Please keep us posted on your progress.
 

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Discussion Starter · #245 ·
Hi Guys

Just back from Dunedin
The guy had a LOT of motors so I have picked up one that is exactly the same model as my old one and a dinky little 9 inch motor to have a look at

He has another three or four more Hitachi's like mine but a bit later and about 20mm longer
$200 each for the big ones and $100 for the 9 inch

I will need to clean then up and take pictures!
 

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Coat those windings! Or get the arm. and stator dipped and baked at a motor shop.http://what-when-how.com/electric-motors/dip-and-bake-systems-electric-motors/

Megaohming the parts before and during the clean-up and re-coating process(es) would also be a good idea, since you're using it at such a high voltage.

This sounds like good advice. I will keep this in mind if I ever choose to increase my voltage.

Duncan, Its great to hear you have some options up your sleeve. I can't wait to hear that you have it back up an running.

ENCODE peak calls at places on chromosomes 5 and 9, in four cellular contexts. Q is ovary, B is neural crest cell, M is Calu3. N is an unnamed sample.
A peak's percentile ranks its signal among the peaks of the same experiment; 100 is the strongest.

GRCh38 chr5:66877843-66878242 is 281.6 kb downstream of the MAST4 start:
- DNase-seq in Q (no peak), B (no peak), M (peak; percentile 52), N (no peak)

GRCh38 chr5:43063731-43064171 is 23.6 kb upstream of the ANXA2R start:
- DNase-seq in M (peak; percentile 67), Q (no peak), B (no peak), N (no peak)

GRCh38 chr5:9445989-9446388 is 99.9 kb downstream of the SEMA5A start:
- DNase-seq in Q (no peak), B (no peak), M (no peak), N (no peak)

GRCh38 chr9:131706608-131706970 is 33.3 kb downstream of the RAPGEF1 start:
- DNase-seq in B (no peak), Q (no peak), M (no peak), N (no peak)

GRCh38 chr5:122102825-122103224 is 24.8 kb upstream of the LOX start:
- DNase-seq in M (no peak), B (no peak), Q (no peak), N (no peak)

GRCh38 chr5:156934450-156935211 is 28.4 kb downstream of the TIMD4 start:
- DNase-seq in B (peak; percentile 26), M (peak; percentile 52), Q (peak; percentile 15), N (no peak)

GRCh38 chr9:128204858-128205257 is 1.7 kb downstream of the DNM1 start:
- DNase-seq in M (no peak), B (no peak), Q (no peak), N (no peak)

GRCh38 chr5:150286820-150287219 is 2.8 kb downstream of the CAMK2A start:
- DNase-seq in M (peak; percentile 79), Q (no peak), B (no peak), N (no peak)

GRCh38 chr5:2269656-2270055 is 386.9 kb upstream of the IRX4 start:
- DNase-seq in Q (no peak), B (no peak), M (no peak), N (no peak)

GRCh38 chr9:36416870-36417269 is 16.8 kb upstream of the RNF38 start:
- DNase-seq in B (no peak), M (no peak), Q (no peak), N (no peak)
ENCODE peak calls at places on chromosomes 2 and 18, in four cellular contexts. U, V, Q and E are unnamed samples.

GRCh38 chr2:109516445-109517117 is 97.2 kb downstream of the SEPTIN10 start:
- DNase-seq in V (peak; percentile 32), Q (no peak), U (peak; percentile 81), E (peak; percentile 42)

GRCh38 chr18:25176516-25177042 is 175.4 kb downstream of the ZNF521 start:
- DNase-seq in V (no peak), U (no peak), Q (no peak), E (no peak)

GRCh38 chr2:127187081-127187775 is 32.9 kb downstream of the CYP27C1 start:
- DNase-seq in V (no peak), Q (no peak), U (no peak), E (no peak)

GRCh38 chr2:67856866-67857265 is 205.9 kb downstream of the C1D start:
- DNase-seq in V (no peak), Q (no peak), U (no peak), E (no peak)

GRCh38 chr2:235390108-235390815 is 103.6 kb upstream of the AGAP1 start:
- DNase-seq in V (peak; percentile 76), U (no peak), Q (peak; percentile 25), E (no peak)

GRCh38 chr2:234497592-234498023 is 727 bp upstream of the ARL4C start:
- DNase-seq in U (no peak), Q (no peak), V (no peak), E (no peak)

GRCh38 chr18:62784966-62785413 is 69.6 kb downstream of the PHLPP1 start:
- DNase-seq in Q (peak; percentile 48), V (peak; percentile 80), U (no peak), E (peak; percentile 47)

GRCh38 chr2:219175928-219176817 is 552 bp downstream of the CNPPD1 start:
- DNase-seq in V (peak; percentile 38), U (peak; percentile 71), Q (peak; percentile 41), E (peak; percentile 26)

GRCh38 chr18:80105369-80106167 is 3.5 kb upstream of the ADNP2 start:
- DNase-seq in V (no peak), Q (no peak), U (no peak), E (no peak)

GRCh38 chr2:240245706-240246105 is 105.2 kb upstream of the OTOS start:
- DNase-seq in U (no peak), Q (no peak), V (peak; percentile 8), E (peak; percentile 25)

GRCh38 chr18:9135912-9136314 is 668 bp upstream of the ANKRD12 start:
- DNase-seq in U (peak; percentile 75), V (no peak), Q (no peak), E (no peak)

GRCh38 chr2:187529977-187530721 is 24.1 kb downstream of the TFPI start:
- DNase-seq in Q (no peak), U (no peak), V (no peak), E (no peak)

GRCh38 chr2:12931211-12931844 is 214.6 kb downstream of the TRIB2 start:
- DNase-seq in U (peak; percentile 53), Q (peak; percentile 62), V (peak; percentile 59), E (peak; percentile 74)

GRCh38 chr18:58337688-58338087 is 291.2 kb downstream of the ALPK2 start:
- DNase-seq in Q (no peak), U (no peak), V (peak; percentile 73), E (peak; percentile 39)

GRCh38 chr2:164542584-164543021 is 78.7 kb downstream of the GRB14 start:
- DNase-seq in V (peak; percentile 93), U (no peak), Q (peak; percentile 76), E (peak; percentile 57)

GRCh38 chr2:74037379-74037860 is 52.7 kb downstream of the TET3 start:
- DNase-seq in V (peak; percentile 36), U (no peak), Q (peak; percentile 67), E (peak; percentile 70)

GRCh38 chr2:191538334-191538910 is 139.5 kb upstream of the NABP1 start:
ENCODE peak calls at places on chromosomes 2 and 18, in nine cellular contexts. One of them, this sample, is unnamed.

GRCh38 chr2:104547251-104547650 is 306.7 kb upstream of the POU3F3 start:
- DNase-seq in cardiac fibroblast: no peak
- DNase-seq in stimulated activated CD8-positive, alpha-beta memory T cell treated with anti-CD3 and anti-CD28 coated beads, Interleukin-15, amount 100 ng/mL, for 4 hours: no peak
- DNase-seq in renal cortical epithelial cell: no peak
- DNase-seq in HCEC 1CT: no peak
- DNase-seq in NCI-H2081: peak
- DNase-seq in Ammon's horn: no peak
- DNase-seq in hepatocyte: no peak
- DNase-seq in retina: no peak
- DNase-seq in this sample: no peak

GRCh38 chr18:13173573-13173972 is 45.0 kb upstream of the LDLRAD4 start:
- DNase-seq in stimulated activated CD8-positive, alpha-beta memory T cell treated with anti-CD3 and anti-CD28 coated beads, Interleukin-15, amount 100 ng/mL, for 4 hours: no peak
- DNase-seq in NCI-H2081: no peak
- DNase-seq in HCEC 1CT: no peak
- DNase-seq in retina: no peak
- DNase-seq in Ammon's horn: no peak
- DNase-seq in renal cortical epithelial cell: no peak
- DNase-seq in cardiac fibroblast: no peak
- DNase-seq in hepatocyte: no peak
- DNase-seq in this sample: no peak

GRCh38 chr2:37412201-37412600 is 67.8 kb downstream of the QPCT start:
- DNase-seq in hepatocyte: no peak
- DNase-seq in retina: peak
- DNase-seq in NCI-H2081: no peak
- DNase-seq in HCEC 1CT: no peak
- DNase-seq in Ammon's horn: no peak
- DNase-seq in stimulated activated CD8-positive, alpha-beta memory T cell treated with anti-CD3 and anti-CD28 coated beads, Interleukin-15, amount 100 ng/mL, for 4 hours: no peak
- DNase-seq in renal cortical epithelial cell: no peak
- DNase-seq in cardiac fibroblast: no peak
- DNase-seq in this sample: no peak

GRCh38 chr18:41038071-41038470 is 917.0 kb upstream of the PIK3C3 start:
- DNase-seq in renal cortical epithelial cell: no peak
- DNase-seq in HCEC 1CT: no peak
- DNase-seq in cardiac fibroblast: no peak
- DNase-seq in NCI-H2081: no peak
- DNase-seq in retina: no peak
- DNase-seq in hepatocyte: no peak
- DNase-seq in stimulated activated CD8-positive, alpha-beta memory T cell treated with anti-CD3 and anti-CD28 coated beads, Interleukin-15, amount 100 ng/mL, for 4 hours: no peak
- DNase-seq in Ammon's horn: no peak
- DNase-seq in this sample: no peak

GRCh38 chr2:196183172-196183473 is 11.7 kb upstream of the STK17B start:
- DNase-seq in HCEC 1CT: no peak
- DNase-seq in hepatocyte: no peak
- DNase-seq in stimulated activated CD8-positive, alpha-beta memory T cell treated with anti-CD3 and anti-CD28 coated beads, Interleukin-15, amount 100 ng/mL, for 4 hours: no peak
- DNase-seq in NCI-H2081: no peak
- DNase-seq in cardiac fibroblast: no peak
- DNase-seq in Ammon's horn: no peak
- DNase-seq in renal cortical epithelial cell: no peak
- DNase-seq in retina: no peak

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Discussion Starter · #248 ·
OK
I have completed the trolleys I promised to the high school and cleared the wood work out of my shed

Back to business!

Only allowed to up load 10 files at a time

Here we have the new armature - com area - looks good to me

The brush holder - looks like a bit of rust

Brushes - only 4 of the eight brushes present - and one of those was well stuck
Looks as if they were cocked over in the holders when running

The armature from the side - small amount of water damage
 

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Discussion Starter · #250 ·
Part two

Another picture of the armature